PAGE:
Allison Hulmes (British Association of Social Workers (BASW),

 Dr Dan Allen (Liverpool Hope University) 

 Martin Naughton (The Gypsy, Roma and Traveller Social Work Association)

(United Kingdom)
Topic: Identifying and responding to microaggressions in social work practice with Romani and Traveller peoples.
Language: English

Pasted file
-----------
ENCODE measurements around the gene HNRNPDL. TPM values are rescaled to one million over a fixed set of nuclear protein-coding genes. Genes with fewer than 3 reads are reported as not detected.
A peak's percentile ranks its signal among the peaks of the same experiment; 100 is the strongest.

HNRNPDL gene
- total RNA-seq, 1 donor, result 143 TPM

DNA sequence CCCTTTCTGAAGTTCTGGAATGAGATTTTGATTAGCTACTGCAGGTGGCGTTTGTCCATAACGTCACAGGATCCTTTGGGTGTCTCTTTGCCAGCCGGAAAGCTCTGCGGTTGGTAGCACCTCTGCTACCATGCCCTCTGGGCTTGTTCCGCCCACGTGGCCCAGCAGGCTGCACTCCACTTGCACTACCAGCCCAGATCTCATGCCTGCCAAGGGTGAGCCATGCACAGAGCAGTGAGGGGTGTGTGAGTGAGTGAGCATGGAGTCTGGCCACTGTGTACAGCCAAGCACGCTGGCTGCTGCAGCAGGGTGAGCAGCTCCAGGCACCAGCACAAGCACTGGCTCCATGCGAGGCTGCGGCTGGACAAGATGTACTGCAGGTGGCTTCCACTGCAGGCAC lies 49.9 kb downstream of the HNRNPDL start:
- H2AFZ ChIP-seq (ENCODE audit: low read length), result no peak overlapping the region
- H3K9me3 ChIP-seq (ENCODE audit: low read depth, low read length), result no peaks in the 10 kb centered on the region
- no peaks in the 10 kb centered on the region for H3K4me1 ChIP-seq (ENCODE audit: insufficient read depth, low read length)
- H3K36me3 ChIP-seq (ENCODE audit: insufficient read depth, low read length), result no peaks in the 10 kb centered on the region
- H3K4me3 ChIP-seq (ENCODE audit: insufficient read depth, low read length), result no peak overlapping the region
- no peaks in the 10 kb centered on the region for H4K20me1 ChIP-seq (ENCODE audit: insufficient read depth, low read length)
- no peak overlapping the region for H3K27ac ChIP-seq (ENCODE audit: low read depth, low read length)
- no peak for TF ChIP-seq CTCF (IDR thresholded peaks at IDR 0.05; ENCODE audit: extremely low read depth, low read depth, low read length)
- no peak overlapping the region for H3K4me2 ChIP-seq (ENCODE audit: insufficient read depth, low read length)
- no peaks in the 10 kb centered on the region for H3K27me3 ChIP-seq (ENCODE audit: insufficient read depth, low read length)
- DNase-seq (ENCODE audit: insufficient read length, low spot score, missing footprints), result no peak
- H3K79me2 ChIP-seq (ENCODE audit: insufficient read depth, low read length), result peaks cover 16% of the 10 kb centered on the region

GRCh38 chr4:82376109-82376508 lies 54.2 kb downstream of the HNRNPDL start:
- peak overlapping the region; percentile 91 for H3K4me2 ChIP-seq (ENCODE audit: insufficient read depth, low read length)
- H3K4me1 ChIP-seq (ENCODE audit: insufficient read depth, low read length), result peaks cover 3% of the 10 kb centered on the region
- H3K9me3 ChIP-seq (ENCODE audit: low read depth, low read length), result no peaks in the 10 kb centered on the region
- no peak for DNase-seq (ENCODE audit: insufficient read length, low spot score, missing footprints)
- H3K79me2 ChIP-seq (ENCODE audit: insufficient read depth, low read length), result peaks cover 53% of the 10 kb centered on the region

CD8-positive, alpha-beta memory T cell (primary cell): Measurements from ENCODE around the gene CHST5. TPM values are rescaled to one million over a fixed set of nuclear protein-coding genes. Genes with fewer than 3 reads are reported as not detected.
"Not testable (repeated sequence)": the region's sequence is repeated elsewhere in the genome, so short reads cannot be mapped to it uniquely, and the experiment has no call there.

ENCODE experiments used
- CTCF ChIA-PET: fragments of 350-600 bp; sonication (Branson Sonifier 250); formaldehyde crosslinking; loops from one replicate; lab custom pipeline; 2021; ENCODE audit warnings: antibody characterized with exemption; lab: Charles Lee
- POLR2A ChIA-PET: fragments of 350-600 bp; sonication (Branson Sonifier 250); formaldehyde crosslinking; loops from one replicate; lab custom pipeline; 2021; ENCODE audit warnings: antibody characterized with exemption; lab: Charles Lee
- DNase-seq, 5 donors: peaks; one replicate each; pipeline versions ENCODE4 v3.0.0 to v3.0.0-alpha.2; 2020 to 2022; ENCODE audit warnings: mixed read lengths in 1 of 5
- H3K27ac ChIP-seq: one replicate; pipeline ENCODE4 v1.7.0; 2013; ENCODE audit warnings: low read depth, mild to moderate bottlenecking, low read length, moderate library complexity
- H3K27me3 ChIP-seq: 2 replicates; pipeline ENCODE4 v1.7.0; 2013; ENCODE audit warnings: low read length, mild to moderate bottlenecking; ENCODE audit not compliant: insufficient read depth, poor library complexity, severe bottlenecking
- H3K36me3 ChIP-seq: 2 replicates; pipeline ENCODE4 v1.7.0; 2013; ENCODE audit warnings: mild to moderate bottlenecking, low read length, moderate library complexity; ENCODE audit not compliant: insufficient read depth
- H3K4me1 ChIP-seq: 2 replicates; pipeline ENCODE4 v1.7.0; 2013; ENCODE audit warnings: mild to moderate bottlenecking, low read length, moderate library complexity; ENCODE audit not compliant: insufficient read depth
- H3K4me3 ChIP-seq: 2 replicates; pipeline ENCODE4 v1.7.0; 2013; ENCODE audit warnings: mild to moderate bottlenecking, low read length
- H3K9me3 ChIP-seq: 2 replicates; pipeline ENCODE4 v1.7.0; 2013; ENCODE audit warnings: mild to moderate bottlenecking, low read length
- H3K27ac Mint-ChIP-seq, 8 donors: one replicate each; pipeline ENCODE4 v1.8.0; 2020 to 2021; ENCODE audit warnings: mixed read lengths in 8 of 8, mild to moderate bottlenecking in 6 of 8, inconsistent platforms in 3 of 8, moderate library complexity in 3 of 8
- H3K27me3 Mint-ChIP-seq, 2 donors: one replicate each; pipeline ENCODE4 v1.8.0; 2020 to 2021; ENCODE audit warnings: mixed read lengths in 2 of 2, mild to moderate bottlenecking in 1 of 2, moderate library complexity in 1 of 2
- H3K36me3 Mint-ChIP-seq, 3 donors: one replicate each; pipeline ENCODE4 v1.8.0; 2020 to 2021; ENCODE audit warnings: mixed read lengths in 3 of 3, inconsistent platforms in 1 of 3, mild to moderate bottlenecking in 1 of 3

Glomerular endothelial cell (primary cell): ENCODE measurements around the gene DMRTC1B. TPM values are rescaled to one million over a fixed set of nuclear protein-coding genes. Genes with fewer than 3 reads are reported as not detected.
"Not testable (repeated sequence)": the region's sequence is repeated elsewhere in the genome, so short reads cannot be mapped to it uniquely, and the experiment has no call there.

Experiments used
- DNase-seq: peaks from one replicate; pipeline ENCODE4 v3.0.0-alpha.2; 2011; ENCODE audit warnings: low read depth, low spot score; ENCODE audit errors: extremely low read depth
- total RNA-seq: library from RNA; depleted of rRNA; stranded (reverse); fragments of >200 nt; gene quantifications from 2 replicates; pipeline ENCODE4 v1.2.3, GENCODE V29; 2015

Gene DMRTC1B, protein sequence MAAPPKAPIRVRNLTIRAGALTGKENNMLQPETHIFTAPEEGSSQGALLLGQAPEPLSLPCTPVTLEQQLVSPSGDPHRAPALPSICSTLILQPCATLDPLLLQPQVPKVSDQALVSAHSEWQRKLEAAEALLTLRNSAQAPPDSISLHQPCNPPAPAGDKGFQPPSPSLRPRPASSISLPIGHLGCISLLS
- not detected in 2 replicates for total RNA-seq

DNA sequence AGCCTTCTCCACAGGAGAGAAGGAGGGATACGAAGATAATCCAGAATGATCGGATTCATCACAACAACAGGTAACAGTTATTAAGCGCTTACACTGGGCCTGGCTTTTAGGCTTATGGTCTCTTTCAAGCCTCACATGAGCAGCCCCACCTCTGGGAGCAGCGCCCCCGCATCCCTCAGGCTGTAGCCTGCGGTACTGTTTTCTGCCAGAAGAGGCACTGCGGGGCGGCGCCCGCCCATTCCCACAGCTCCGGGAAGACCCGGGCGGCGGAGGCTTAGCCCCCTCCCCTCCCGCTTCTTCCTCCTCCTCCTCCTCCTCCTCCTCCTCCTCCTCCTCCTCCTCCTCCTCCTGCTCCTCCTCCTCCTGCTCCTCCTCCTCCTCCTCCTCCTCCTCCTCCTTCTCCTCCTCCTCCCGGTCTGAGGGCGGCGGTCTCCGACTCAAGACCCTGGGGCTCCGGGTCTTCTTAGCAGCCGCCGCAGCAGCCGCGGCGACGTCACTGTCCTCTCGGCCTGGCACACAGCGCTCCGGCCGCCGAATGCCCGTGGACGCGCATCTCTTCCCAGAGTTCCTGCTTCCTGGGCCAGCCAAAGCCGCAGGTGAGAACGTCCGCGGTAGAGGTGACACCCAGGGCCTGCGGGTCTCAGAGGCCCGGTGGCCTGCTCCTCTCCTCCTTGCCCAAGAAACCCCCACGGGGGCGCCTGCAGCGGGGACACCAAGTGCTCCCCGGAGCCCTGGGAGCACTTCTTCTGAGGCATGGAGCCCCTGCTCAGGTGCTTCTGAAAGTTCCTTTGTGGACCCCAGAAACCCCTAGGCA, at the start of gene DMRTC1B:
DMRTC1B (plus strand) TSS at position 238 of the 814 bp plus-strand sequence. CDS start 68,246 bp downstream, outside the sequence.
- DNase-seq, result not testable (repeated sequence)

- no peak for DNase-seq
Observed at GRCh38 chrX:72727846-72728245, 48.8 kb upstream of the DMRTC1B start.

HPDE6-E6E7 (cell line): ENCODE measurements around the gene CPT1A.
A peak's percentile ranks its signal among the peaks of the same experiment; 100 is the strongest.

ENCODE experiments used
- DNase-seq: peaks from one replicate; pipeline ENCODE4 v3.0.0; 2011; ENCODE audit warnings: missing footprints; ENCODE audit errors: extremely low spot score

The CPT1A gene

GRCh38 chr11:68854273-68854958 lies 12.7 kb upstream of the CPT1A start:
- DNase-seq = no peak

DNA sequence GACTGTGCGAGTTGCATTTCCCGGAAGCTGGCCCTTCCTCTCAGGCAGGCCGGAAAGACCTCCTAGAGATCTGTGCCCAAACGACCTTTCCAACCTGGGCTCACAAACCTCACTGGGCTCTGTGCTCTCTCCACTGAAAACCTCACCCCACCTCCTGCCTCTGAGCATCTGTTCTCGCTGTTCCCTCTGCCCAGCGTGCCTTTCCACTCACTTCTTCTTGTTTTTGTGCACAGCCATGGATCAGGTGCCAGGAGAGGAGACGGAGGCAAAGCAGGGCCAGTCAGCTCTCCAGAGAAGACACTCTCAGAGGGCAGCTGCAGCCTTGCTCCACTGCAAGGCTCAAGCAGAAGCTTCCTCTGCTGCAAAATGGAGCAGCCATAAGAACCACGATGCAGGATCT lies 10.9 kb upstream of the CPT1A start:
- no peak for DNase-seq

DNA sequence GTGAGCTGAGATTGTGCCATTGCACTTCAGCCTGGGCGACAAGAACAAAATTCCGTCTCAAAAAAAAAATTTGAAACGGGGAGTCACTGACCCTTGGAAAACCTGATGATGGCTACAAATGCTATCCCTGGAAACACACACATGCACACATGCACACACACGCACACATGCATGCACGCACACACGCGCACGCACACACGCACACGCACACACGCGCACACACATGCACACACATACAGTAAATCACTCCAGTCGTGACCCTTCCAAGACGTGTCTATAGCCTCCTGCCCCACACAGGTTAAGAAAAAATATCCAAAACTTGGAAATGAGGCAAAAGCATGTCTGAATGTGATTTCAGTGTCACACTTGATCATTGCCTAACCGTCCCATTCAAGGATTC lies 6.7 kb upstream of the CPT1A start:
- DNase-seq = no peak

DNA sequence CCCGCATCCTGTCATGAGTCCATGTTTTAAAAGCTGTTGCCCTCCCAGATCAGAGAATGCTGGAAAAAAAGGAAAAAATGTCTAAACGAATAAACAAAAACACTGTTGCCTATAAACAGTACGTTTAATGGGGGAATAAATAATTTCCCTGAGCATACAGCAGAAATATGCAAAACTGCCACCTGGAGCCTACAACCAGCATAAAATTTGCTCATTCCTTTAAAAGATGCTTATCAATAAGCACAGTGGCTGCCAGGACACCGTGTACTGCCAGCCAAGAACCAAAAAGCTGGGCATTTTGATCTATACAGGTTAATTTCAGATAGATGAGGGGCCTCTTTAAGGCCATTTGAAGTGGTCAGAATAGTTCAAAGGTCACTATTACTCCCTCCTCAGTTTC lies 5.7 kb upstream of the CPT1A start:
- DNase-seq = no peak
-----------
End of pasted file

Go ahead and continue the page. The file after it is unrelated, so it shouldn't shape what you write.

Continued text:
Iterating the urgent need for the development of anti-racist practice with Romani and Traveller families, this discussion develops the conclusions presented by Allen and Riding (2018) in the Fragility of Professional Competence report and further developed by Allen and Hulmes (2021) . Viewing their findings through the lens of aversive racism, we aim to shed some light on a rarely seen paradox in child protection practice. A paradox that exists when child protection practitioners who, by nature of their professional status, publicly sympathise with victims of injustice, support the principle of equality, and regard themselves as non-prejudiced, but who actually possess negative feelings, views, and beliefs about Romani and Traveller communities. Highlighting the impact of aversive racism in the experience of child protection, state care and leaving care services, we introduce a theoretical framework from which child welfare professionals can work to diversify power systems and identify racism as one important step to address the intersecting oppressions that many Romani and Traveller children and families face.